DRAFT: This module has unpublished changes.

Arc of Questions


Unit 1


  1. UNIT'S EQs: Why was World War I a turning point in modern warfare?
  2. What qualities made the Russian Revolution different from any other revolution in history?
  3. Were these events orchestrated by strong individuals or were they inevitable products of their time?
  4. UNIT’S BIG IDEA: Can history be ethical?


  1. How does one analyze primary visual sources?
  2. What were the main reasons behind global political instability in the early 1900s? 
  3. What effects did industrialization have on modern warfare? 
  4. Why was World War I the first global conflict in history?
  5. What qualities made WWI a unique and first global conflict? 
  6. What is the cost of technological progress?
  7. Why wasn't "the war to end all wars" able to achieve its goal?
  8. Why in Russia?  Why a revolution? 
  9. What were the key ideas behind the Russian Revolution and the course of its events?  
  10. What is the role of individuals in history? 
  11. Can political leaders be ethical leaders too?


Unit 2


  1. UNIT’S EQ: Is there always a "nation" in nationalism?
  2. UNIT’S BIG IDEA: Can history be ethical?


  1. What happens after the death of empires?
  2. Could the Armenian tragedy have been avoided?
  3. Is there always a nation in nationalism?
  4. What is women’s power makeup?
  5. How can you work with people you don't trust?
  6. How can we read visual art?
  7. Why do people say that well-behaved women don't make history?
  8. How can art improve history?
  9. How can we intelligently talk about history?


Unit 3


  1. UNIT’S EQ: What are people willing to sacrifice in times of crisis?
  2. UNIT’S BIG IDEA: Can history be ethical?


  1. Why were peace and prosperity short-lived after World War I?
  2. What was the Great Depression?
  3. How does fear influence politics?
  4. How far are you willing to go to promote your cause?
  5. How can we create and analyze history at the same time?
  6. What is REAL?
  7. What are people willing to sacrifice in times of crisis?
  8. How do we find truth in history?
  9. How can we resist brain-washing?
  10. When everything true comes crumbling down, how can we be certain?
  11. How has my work progressed since the beginning of the semester?



Much of my teaching was centered around discussions.  Essential questions provided a framework for these discussions, although there was much more to my practice and student involvement than is shown by the essential questions. 


I will try to categorize several types of questions we asked in class:


  1. Questions which attempted to make personal connections between history and students' lives.  I asked these questions when I saw that the students did not understand what was being discussed or when they seemed disengaged.  An example of such a question would be: Do you feel like your parents behave like a totalitarian government or like an authoritarian one?
  2. Questions which were aimed at clarifying misunderstandings.  When I saw that students' grasp on certain material was not solid, and when I saw some mistakes in their understanding, I asked them to explain and support with evidence.  Through the process, misunderstanding usually came to light, and usually the students themselves realized that their reasoning could have been more sound instead of me telling them it was.   An example of such a question would be: You said people can  never work with those they don't trust.  Could you explain how Mao Zedong and Chiang Kai-Shek challenged your idea?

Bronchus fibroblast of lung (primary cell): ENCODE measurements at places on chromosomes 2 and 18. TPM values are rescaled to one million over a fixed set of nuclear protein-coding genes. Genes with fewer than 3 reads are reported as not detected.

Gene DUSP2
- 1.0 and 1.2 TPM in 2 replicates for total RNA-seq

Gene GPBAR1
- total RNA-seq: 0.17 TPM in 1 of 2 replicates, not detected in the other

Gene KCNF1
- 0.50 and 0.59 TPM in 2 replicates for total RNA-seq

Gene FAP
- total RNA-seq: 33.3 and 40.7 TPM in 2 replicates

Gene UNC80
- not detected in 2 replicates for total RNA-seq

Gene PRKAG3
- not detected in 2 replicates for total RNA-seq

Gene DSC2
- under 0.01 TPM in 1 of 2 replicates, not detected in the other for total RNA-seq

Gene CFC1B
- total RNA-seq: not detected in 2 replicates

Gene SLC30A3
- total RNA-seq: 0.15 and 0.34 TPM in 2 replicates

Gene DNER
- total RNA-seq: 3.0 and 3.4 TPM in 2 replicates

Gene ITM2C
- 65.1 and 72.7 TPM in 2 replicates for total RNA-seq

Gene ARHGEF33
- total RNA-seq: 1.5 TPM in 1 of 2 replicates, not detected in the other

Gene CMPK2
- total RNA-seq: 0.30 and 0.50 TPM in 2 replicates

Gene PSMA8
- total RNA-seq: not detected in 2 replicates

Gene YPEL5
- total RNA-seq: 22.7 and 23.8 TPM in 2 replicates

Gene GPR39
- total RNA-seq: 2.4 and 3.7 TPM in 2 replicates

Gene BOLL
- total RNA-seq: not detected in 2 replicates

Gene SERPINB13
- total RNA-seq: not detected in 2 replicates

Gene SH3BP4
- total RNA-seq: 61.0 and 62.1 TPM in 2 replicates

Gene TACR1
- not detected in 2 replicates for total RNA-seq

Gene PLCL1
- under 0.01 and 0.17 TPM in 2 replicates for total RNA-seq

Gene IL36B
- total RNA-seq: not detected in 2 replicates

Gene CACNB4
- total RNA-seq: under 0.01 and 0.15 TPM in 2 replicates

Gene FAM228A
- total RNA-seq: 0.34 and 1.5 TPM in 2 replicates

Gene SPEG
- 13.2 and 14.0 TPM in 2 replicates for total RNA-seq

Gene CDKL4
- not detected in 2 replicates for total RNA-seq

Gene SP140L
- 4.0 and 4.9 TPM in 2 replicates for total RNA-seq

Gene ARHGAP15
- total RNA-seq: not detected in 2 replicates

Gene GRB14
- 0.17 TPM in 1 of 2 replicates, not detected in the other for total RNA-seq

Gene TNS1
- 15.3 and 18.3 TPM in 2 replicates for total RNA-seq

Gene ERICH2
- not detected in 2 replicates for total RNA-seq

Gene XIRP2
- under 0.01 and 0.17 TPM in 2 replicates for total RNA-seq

3. Questions which attempted to dig more deeply into students' understanding.  Such questions were rooted in discussions; sometimes I asked them, sometimes the students did.  Most of these questions belonged to the application and evaluation levels of Bloom's taxonomy as they asked the students to examine facts and estimate their significance.  Here are several of my favorite examples, generated by students: Why do people believe communism is evil if it wanted equality for human kind?—What excuses did the  colonizers make to people back home to justify taking over foreign land?—Would you kill a child?  What if the child was Hitler before he grew up and committed atrocities?
  4. Questions which were centered around content.  Such questions became the foundation of our Q & A sessions, and they were very concrete and textbook specific inquiries.  I wrote student responses on the board, which helped the students with their notes.  An example of such a question would be: What was Kristallnacht and what role did it play in German history?
  5. Vocabulary questions.  Such questions occurred on a daily basis.  It was very important for me to know that the students fully understood the language we used, so I asked them to describe any word I found difficult.  Occasionally, I assumed the students knew a certain word because of their prior academic experience, but sometimes my assumptions turned out to be misleading.  To avoid gaps in knowledge, I continued asking the students to describe academic vocabulary, starting with "mobilization" and ending with "appeasement."
  6. Questions the students asked when they did not understand the material.  Such questions could center around implications, explanations, definitions, or even the reason why we were studying a certain thing.  Most of the time, these questions enhanced the understanding of the entire class. 


DRAFT: This module has unpublished changes.